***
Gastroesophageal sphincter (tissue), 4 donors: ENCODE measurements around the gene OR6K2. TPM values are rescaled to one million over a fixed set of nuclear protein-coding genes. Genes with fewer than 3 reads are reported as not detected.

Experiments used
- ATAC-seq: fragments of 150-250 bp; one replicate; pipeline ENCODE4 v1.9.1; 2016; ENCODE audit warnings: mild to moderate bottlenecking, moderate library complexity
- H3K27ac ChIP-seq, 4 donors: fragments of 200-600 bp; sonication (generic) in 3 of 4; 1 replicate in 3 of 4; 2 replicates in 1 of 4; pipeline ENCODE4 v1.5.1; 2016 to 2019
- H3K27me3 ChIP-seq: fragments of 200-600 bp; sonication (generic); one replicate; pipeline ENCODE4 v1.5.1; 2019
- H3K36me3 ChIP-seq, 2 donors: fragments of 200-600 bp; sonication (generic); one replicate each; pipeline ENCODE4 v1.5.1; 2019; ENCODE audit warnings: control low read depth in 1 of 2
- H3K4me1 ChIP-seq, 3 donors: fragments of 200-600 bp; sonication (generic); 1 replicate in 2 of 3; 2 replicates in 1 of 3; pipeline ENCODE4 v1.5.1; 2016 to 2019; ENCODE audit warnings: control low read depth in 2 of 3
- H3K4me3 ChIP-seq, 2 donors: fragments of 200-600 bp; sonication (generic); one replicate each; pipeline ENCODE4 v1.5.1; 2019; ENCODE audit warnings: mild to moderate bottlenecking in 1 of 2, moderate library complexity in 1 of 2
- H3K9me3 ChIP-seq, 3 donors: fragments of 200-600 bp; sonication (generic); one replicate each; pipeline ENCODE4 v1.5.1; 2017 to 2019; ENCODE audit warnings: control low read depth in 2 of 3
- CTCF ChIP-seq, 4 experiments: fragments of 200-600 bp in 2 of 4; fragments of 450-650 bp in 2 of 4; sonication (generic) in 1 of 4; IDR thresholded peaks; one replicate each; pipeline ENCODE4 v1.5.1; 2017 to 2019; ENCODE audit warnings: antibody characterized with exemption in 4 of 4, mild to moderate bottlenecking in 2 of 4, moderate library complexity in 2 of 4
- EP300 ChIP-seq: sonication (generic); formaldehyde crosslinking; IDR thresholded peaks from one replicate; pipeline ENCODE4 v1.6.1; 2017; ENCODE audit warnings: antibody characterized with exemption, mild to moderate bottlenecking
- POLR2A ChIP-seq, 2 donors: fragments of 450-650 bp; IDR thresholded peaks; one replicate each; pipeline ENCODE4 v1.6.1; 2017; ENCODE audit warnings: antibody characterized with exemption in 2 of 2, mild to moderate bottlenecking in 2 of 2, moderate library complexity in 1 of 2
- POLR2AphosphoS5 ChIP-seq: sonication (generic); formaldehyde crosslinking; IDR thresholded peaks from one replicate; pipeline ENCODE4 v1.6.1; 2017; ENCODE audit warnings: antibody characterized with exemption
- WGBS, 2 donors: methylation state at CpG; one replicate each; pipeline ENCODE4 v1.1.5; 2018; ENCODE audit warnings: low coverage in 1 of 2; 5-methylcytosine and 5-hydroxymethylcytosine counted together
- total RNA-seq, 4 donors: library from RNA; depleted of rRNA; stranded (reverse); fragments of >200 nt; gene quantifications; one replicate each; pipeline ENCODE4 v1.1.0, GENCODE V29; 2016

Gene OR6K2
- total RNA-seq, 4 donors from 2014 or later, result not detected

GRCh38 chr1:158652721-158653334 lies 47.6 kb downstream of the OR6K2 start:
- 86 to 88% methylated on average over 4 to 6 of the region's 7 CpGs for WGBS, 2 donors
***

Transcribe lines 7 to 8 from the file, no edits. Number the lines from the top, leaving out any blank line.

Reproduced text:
- H3K4me1 ChIP-seq, 3 donors: fragments of 200-600 bp; sonication (generic); 1 replicate in 2 of 3; 2 replicates in 1 of 3; pipeline ENCODE4 v1.5.1; 2016 to 2019; ENCODE audit warnings: control low read depth in 2 of 3
- H3K4me3 ChIP-seq, 2 donors: fragments of 200-600 bp; sonication (generic); one replicate each; pipeline ENCODE4 v1.5.1; 2019; ENCODE audit warnings: mild to moderate bottlenecking in 1 of 2, moderate library complexity in 1 of 2